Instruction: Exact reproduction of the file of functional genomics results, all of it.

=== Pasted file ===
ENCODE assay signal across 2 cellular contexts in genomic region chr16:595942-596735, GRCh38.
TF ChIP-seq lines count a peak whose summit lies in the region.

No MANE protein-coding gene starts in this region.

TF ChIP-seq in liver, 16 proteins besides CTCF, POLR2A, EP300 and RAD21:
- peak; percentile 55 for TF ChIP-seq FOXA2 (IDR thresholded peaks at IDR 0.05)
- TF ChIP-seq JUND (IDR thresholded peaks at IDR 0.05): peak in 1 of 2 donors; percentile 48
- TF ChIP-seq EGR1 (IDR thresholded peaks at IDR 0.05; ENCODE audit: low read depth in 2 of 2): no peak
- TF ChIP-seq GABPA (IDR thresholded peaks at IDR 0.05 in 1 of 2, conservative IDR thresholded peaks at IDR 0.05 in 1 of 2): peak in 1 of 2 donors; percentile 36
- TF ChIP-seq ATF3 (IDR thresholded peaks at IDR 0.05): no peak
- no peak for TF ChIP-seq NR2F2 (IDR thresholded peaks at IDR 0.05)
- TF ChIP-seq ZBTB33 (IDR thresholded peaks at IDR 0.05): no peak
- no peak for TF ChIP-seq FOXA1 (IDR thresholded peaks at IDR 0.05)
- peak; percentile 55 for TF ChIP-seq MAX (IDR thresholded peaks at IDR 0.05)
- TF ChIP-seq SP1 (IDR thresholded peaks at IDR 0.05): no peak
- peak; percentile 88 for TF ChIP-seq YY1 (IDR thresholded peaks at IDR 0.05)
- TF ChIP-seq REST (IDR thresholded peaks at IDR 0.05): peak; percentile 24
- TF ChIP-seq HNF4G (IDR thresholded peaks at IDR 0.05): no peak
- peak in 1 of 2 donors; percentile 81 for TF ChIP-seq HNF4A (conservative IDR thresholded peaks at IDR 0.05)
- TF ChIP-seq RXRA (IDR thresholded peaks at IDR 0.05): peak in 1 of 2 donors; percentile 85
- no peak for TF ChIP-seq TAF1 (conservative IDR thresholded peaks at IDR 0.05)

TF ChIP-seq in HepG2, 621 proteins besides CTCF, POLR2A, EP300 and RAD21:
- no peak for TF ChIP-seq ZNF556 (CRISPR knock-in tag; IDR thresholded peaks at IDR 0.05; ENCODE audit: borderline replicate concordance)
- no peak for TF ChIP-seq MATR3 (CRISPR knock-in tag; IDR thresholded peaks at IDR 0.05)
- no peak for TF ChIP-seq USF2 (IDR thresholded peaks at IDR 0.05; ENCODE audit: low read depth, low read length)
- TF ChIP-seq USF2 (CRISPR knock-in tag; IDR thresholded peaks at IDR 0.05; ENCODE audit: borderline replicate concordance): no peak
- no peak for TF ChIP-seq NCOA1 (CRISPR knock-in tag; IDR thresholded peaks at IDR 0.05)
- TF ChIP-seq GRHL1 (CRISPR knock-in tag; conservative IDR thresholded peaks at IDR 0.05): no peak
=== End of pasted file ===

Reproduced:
ENCODE assay signal across 2 cellular contexts in genomic region chr16:595942-596735, GRCh38.
TF ChIP-seq lines count a peak whose summit lies in the region.

No MANE protein-coding gene starts in this region.

TF ChIP-seq in liver, 16 proteins besides CTCF, POLR2A, EP300 and RAD21:
- peak; percentile 55 for TF ChIP-seq FOXA2 (IDR thresholded peaks at IDR 0.05)
- TF ChIP-seq JUND (IDR thresholded peaks at IDR 0.05): peak in 1 of 2 donors; percentile 48
- TF ChIP-seq EGR1 (IDR thresholded peaks at IDR 0.05; ENCODE audit: low read depth in 2 of 2): no peak
- TF ChIP-seq GABPA (IDR thresholded peaks at IDR 0.05 in 1 of 2, conservative IDR thresholded peaks at IDR 0.05 in 1 of 2): peak in 1 of 2 donors; percentile 36
- TF ChIP-seq ATF3 (IDR thresholded peaks at IDR 0.05): no peak
- no peak for TF ChIP-seq NR2F2 (IDR thresholded peaks at IDR 0.05)
- TF ChIP-seq ZBTB33 (IDR thresholded peaks at IDR 0.05): no peak
- no peak for TF ChIP-seq FOXA1 (IDR thresholded peaks at IDR 0.05)
- peak; percentile 55 for TF ChIP-seq MAX (IDR thresholded peaks at IDR 0.05)
- TF ChIP-seq SP1 (IDR thresholded peaks at IDR 0.05): no peak
- peak; percentile 88 for TF ChIP-seq YY1 (IDR thresholded peaks at IDR 0.05)
- TF ChIP-seq REST (IDR thresholded peaks at IDR 0.05): peak; percentile 24
- TF ChIP-seq HNF4G (IDR thresholded peaks at IDR 0.05): no peak
- peak in 1 of 2 donors; percentile 81 for TF ChIP-seq HNF4A (conservative IDR thresholded peaks at IDR 0.05)
- TF ChIP-seq RXRA (IDR thresholded peaks at IDR 0.05): peak in 1 of 2 donors; percentile 85
- no peak for TF ChIP-seq TAF1 (conservative IDR thresholded peaks at IDR 0.05)

TF ChIP-seq in HepG2, 621 proteins besides CTCF, POLR2A, EP300 and RAD21:
- no peak for TF ChIP-seq ZNF556 (CRISPR knock-in tag; IDR thresholded peaks at IDR 0.05; ENCODE audit: borderline replicate concordance)
- no peak for TF ChIP-seq MATR3 (CRISPR knock-in tag; IDR thresholded peaks at IDR 0.05)
- no peak for TF ChIP-seq USF2 (IDR thresholded peaks at IDR 0.05; ENCODE audit: low read depth, low read length)
- TF ChIP-seq USF2 (CRISPR knock-in tag; IDR thresholded peaks at IDR 0.05; ENCODE audit: borderline replicate concordance): no peak
- no peak for TF ChIP-seq NCOA1 (CRISPR knock-in tag; IDR thresholded peaks at IDR 0.05)
- TF ChIP-seq GRHL1 (CRISPR knock-in tag; conservative IDR thresholded peaks at IDR 0.05): no peak